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I'm using g++ 4.8.4 on Ubuntu 14.04 LTS. When trying to compile with '-std=c++14', I get this error:

g++: error unrecognized command line option '-std=c++14'

Compiling with '-std=c++11' works fine, so I'm not sure what's going on. Does g++ really have no support for c++14 yet? Am I using a wrong command line option?

I used "sudo apt-get install g++" which should automatically retrieve the latest version, is that correct?

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  • 6
    You need to use -std=c++1y it changed to -std=c++14 I think for 5.2 Aug 12, 2015 at 12:37
  • 3
    You'll better upgrade your GCC compiler to 4.9 or 5. Aug 12, 2015 at 12:46

4 Answers 4

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For gcc 4.8.4 you need to use -std=c++1y in later versions, looks like starting with 5.2 you can use -std=c++14.

If we look at the gcc online documents we can find the manuals for each version of gcc and we can see by going to Dialect options for 4.9.3 under the GCC 4.9.3 manual it says:

‘c++1y’

The next revision of the ISO C++ standard, tentatively planned for 2014. Support is highly experimental, and will almost certainly change in incompatible ways in future releases.

So up till 4.9.3 you had to use -std=c++1y while the gcc 5.2 options say:

‘c++14’ ‘c++1y’

The 2014 ISO C++ standard plus amendments. The name ‘c++1y’ is deprecated.

It is not clear to me why this is listed under Options Controlling C Dialect but that is how the documents are currently organized.

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  • Note that in gcc 4.8, this only adds support for return type deduction for normal functions. Many other features were not added until 4.9 or 5, as elaborated here.
    – skoush
    Aug 3, 2018 at 18:02
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The -std=c++14 flag is not supported on GCC 4.8. If you want to use C++14 features you need to compile with -std=c++1y. Using godbolt.org it appears that the earilest version to support -std=c++14 is GCC 4.9.0 or Clang 3.5.0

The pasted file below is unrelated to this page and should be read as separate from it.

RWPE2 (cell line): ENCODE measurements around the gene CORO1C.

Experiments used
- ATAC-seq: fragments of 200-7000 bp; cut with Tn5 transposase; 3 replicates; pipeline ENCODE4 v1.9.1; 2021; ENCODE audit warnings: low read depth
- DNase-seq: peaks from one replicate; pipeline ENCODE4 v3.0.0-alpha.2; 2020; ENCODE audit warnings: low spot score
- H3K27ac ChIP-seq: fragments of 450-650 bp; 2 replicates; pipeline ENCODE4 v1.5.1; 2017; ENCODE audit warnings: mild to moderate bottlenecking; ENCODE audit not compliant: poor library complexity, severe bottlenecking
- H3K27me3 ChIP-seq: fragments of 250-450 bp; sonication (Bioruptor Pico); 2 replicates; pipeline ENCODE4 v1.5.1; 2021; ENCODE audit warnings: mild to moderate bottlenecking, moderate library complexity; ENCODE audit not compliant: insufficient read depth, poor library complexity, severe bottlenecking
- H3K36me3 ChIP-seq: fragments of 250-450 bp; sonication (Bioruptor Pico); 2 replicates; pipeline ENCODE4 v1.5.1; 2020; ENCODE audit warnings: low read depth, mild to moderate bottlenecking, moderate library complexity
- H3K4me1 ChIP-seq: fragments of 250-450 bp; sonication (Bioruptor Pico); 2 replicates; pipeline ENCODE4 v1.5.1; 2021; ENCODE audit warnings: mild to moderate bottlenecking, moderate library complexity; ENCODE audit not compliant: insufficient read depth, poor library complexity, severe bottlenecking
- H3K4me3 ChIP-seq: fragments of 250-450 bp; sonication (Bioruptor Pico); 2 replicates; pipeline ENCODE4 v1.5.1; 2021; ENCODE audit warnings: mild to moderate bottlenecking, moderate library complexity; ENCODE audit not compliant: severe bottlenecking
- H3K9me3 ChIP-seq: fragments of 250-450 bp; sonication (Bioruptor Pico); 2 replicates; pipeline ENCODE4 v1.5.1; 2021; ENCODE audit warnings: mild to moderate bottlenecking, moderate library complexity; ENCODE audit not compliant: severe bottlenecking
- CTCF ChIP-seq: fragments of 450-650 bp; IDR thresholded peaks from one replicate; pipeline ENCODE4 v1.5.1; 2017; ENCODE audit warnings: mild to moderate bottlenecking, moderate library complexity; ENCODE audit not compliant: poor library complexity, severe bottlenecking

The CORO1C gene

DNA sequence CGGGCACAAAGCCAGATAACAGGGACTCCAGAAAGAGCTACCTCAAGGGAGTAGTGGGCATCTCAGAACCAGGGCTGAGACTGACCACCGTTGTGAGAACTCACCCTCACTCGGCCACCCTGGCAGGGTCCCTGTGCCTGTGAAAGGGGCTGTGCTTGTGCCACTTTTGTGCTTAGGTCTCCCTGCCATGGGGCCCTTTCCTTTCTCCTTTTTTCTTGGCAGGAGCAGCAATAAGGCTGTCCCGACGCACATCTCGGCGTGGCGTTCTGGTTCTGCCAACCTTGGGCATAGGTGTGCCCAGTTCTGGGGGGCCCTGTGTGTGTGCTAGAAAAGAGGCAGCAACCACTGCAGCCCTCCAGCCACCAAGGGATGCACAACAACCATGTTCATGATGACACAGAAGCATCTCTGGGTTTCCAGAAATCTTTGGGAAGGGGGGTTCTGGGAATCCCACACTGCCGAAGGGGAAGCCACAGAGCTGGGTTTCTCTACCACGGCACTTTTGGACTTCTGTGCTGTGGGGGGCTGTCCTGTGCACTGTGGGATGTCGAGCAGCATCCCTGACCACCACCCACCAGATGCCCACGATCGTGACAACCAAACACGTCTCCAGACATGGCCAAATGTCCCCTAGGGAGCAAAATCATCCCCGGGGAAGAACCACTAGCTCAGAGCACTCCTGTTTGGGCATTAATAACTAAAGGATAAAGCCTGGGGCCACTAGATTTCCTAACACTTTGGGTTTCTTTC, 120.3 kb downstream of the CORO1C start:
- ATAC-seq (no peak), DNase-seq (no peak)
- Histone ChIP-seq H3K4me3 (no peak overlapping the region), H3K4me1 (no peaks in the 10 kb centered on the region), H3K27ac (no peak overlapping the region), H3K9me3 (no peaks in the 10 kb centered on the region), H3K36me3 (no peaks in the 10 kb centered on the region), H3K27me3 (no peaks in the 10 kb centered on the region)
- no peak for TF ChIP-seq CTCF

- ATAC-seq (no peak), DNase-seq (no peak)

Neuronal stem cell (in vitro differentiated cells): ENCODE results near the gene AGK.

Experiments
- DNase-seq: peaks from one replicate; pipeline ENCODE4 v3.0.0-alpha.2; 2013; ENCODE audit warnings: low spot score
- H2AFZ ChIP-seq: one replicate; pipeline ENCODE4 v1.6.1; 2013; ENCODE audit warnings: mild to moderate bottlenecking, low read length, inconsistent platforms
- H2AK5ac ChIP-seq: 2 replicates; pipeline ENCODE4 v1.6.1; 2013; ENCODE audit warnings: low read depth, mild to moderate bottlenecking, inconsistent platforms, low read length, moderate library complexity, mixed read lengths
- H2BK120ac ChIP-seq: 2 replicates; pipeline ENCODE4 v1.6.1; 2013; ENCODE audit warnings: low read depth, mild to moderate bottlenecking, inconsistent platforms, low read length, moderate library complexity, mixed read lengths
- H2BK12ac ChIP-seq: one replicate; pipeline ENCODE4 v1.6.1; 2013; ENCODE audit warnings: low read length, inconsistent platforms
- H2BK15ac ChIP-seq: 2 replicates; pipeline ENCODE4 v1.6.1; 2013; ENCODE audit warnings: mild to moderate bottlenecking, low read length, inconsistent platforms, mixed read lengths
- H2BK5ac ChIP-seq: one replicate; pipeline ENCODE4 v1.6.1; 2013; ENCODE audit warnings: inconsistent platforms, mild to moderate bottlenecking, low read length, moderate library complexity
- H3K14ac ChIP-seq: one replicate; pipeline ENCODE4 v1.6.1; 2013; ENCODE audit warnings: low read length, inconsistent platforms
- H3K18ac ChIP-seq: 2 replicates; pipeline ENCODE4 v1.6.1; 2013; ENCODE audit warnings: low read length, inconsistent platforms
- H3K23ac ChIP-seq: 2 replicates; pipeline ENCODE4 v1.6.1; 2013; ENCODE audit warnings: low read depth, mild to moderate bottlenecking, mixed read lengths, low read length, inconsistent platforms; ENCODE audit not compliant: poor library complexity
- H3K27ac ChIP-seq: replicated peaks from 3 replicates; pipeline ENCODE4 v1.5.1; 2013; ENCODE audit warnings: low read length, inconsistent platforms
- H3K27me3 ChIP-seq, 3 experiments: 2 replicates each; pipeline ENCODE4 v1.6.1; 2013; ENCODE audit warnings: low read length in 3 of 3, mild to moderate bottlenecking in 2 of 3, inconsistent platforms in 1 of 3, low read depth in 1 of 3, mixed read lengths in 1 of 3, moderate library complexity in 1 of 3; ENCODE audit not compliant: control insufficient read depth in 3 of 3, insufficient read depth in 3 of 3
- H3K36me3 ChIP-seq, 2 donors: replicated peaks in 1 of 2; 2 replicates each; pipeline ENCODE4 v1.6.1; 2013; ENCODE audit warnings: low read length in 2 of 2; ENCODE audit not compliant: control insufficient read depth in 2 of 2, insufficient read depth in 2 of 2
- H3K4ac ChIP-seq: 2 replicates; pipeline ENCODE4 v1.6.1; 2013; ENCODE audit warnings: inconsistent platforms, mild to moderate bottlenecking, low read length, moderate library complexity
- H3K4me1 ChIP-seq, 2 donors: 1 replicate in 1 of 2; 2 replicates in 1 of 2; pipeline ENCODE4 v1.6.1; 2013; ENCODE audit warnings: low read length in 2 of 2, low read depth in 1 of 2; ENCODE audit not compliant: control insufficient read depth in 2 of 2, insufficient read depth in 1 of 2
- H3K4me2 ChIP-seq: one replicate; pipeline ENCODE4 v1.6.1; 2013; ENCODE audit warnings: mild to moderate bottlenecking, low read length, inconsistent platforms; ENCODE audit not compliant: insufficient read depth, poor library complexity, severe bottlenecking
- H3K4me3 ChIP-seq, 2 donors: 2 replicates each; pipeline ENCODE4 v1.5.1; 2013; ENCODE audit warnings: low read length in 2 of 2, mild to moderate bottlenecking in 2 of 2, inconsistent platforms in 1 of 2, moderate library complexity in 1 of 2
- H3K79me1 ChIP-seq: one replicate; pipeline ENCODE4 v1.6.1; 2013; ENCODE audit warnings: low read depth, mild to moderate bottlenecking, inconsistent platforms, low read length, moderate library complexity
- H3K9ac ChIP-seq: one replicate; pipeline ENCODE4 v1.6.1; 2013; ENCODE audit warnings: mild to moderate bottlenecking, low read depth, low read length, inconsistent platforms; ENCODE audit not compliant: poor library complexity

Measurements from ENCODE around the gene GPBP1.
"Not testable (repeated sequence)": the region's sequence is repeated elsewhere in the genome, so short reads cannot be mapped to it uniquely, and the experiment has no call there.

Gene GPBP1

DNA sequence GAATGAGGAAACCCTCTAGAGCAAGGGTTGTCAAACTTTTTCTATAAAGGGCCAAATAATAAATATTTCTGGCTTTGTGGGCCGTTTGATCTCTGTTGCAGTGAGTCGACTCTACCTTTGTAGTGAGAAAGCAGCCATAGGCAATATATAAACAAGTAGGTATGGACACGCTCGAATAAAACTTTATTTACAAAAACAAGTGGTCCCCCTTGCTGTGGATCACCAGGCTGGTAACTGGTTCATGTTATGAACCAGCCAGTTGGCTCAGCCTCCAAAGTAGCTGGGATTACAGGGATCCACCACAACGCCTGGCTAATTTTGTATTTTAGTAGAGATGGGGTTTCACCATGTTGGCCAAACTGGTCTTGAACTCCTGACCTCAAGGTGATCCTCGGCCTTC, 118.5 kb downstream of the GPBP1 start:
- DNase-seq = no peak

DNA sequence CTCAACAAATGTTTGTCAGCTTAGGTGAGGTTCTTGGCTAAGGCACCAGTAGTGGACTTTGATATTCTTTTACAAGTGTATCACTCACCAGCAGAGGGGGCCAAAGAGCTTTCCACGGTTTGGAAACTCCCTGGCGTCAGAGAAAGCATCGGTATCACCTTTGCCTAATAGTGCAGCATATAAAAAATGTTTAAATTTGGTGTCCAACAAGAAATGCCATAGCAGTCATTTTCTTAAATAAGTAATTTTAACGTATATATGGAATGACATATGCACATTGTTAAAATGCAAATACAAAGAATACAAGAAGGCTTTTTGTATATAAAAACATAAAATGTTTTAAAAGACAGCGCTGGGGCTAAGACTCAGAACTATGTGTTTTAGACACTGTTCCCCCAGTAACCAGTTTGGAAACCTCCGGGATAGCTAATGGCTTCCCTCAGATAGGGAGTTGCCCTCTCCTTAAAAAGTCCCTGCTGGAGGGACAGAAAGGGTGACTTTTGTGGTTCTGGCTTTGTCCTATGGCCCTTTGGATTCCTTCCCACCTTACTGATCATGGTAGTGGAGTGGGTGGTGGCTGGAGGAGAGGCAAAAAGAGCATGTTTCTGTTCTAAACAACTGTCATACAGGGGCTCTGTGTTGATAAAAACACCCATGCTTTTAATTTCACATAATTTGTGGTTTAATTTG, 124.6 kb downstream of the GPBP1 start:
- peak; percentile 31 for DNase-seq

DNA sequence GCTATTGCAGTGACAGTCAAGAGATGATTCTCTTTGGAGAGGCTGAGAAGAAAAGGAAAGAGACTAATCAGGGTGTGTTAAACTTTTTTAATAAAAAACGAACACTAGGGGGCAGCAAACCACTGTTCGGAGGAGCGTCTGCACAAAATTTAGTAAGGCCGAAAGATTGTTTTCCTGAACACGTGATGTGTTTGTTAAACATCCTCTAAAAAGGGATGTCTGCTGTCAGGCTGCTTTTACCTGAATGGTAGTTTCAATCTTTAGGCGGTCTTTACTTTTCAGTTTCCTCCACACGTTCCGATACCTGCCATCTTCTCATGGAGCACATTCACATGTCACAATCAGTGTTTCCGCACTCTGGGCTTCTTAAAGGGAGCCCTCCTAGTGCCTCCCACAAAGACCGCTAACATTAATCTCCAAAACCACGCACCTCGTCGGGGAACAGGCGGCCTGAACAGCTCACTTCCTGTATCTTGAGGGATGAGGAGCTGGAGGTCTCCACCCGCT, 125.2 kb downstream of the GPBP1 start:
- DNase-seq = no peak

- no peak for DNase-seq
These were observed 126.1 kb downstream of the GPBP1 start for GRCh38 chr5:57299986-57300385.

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G++ does support C++14 both via -std=c++14 and -std=c++1y. The latter was the common name for the standard before it was known in which year it would be released. In older versions (including yours) only the latter is accepted as the release year wasn't known yet when those versions were released.

I used "sudo apt-get install g++" which should automatically retrieve the latest version, is that correct?

It installs the latest version available in the Ubuntu repositories, not the latest version that exists.

The latest GCC version is 5.2.

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    I used "sudo apt-get install g++" which should automatically retrieve the latest version, is that correct? It installs the latest point release of whichever major release the Ubuntu/Debian repositories have chosen to consider as the default, unqualified version. Often multiple packages are available for different, including newer, major versions - in which case, we have to explicitly specify that we want a non-default major release, e.g. sudo aptitude install g++-6 as I recently had to do on Debian unstable. The default there just now, in the package just named g++, is version 5.x. Aug 20, 2016 at 7:18
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Follow the instructions at https://gist.github.com/application2000/73fd6f4bf1be6600a2cf9f56315a2d91 to set up the gcc version you need - gcc 5 or gcc 6 - on Ubuntu 14.04. The instructions include configuring update-alternatives to allow you to switch between versions as you need to.

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  • ( Note to whoever might want to comment "Answer with code not a link": gist.github.com/application2000/… is application2000's work, not mine, so I'm in no position to claim that it's my answer. But I can show people where to get more useful instructions than the 5 separate stackoverflow questions I waded through. )
    – WillC
    Nov 4, 2018 at 9:20

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